Women Have a Lower Risk of Nonalcoholic Fatty Liver Disease but a Higher Risk of Progression Vs Men: A Systematic Review and Meta-analysis

The risk of nonalcoholic fatty liver disease (NAFLD) and its progression may differ between men and women. We conducted a systematic review and meta-analysis to determine the relationship between sex and NAFLD, nonalcoholic steatohepatitis (NASH), and advanced NAFLD fibrosis..

..Our final analysis comprised 54 studies. Samples sizes were 62,239 for the NAFLD analysis, 5428 for the NASH analysis, and 6444 for the advanced fibrosis analysis. Women had a 19% lower risk of NAFLD than men in the general population (pooled risk ratio [RR], 0.81; 95% CI, 0.68–0.97; I 2 = 97.5%). Women had a similar risk of NASH (RR, 1.00; 95% CI, 0.88–1.14; I 2 = 85.1%), and a 37% higher risk of advanced fibrosis (RR, 1.37; 95% CI, 1.12–1.68; I 2 = 74.0%) than men. Age modified the effect of sex on NAFLD severity. Risks of NASH (RR, 1.17; 95% CI, 1.01–1.36) and advanced fibrosis (RR, 1.56; 95% CI, 1.36–1.80; I 2 = 0) were substantially higher in women in study populations with average ages of 50 years and older; sex differences in NASH and advanced fibrosis were attenuated in younger populations.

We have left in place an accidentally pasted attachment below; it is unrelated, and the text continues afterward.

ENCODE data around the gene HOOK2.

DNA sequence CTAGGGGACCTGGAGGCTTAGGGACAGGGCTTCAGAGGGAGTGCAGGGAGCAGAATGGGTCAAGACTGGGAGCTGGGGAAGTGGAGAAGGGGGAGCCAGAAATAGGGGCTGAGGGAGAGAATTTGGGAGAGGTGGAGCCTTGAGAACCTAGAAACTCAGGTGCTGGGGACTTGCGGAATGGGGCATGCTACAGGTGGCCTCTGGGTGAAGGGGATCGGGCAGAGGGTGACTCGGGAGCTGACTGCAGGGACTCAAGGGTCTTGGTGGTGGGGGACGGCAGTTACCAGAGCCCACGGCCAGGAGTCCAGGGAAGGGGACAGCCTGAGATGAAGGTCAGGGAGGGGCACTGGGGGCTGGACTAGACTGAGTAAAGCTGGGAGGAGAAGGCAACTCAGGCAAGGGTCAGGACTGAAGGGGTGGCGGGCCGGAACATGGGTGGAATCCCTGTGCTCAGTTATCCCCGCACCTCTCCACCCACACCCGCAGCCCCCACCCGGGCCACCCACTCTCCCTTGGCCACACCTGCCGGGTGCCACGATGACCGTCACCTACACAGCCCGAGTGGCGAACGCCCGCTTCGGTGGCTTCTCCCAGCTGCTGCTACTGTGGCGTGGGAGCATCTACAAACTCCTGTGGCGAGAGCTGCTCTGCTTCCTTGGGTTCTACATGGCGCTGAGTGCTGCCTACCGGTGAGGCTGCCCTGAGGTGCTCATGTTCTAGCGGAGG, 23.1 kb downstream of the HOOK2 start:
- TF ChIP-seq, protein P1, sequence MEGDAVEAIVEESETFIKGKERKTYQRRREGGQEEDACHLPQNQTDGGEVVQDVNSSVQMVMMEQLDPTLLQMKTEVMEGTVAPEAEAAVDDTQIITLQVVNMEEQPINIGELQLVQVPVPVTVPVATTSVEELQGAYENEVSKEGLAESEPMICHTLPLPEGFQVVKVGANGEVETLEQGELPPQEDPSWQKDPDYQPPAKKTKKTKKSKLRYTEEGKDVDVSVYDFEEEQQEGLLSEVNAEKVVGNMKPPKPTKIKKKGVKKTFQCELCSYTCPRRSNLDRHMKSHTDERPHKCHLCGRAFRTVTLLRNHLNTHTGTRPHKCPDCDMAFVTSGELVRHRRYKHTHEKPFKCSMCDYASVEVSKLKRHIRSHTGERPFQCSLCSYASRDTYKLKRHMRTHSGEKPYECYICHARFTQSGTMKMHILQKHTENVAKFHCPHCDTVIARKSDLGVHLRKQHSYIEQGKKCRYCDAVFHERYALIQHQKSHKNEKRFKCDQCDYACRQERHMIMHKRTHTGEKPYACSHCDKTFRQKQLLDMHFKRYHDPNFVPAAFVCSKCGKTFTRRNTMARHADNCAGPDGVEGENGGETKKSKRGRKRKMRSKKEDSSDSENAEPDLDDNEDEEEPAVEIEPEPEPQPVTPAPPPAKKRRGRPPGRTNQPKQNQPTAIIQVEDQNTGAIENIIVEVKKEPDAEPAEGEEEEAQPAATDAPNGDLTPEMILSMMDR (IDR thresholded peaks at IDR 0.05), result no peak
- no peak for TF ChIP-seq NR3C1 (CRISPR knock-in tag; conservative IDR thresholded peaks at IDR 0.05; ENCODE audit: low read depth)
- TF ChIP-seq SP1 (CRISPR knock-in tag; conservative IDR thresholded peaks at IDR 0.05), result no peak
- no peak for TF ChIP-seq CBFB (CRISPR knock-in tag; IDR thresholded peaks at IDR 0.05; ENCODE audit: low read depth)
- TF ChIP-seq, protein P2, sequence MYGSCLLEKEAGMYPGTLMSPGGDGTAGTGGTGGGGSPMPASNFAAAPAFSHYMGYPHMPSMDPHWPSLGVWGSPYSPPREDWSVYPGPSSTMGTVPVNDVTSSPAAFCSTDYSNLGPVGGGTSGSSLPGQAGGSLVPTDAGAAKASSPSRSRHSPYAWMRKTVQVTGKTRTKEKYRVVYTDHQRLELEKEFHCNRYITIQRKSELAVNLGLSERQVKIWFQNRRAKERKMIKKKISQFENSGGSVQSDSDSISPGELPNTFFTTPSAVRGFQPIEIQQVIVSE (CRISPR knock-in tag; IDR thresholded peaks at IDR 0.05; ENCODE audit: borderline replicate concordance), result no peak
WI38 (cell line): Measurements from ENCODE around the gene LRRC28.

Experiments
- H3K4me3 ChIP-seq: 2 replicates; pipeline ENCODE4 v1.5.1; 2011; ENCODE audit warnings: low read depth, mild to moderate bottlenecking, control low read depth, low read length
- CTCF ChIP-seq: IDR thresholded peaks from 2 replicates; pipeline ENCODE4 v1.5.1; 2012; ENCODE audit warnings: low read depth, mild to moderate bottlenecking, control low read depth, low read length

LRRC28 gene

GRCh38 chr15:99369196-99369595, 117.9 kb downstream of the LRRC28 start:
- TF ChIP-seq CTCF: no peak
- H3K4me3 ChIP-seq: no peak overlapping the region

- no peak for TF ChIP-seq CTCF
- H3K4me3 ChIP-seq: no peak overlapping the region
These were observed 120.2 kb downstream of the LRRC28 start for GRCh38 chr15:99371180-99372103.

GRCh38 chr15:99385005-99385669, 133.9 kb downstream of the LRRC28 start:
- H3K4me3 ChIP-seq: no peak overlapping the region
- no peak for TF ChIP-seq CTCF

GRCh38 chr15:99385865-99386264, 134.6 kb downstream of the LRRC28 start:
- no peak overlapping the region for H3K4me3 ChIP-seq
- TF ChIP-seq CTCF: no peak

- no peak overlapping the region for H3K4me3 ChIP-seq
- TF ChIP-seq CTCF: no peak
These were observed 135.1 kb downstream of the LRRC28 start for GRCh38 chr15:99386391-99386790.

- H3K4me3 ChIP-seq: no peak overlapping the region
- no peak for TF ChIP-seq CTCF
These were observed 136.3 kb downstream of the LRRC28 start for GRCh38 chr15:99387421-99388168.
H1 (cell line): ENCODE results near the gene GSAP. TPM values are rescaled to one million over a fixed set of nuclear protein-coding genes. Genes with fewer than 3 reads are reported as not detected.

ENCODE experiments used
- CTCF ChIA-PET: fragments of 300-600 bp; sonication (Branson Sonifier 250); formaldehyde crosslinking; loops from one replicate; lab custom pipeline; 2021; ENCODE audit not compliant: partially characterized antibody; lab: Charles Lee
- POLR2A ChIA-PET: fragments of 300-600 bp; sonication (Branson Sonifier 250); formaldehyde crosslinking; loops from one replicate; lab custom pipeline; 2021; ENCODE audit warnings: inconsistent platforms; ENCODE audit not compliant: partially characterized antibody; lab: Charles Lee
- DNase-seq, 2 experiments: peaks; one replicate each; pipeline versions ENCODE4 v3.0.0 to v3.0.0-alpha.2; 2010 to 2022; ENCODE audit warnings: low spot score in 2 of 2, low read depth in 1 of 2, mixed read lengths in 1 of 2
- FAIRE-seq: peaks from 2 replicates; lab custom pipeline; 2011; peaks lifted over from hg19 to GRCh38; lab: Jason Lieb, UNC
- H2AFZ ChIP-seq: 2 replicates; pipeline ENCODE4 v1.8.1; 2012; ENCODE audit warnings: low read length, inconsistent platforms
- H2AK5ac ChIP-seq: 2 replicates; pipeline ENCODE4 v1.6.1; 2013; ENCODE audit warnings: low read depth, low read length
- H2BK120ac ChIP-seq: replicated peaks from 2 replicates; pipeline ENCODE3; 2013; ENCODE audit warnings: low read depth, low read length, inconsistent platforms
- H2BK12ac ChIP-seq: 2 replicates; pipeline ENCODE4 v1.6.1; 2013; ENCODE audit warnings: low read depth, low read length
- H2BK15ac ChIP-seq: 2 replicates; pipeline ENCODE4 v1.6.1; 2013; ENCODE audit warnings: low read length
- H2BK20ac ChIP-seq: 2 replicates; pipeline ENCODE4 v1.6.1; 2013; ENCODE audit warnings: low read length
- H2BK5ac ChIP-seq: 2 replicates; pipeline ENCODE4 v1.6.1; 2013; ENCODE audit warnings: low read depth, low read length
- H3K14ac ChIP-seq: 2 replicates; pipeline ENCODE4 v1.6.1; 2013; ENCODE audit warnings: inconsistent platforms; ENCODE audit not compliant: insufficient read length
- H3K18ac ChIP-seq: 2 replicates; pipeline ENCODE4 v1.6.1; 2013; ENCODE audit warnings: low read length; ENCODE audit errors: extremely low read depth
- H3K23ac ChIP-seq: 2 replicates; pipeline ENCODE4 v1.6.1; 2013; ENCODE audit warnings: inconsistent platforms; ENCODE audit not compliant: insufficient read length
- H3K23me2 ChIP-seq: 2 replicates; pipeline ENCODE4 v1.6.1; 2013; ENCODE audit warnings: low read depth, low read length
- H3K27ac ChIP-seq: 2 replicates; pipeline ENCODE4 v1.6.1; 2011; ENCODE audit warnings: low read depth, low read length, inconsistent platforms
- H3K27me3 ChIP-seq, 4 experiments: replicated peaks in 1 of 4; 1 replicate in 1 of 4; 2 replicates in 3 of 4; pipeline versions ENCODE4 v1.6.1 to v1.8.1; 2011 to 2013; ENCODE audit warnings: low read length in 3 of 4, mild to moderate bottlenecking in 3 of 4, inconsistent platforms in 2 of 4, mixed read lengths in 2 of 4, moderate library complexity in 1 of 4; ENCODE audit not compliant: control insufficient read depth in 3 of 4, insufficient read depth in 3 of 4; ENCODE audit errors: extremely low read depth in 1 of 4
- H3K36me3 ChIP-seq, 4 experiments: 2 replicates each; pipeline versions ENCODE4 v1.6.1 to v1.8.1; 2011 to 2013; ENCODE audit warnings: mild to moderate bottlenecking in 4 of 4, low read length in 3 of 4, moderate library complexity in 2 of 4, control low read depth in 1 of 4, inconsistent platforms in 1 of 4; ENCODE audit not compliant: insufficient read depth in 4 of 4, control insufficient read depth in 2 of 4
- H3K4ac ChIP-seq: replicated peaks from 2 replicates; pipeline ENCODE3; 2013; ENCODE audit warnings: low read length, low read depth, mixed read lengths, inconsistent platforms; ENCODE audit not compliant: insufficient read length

In a systematic review and meta-analysis, we found women to have a lower risk of NAFLD than men. However, once NAFLD is established, women have a higher risk of advanced fibrosis than men, especially after age 50 years